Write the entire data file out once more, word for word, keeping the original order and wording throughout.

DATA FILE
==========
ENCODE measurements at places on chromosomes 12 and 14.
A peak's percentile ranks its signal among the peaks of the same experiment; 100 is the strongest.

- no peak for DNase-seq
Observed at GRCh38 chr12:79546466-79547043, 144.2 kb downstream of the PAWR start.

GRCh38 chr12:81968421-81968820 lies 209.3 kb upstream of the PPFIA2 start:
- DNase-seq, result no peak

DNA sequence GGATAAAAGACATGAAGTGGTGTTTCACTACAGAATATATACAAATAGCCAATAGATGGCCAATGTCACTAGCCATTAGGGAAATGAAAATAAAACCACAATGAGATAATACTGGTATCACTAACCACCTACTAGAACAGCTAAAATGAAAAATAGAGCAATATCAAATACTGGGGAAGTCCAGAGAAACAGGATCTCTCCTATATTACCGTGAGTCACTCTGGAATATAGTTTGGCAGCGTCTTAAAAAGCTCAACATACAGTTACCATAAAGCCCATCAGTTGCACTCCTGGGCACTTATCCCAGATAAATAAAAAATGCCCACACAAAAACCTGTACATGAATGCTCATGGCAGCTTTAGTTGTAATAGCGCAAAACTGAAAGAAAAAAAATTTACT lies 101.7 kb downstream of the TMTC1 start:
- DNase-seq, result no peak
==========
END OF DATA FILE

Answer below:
ENCODE measurements at places on chromosomes 12 and 14.
A peak's percentile ranks its signal among the peaks of the same experiment; 100 is the strongest.

- no peak for DNase-seq
Observed at GRCh38 chr12:79546466-79547043, 144.2 kb downstream of the PAWR start.

GRCh38 chr12:81968421-81968820 lies 209.3 kb upstream of the PPFIA2 start:
- DNase-seq, result no peak

DNA sequence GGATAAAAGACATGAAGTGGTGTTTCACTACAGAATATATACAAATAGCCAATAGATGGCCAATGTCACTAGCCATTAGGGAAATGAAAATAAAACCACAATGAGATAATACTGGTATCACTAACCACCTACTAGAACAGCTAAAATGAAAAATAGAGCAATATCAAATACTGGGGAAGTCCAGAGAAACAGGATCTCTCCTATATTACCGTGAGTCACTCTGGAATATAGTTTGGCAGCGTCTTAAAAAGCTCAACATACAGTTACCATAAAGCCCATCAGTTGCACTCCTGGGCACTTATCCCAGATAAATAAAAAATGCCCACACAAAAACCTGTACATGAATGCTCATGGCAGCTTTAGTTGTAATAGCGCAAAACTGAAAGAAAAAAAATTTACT lies 101.7 kb downstream of the TMTC1 start:
- DNase-seq, result no peak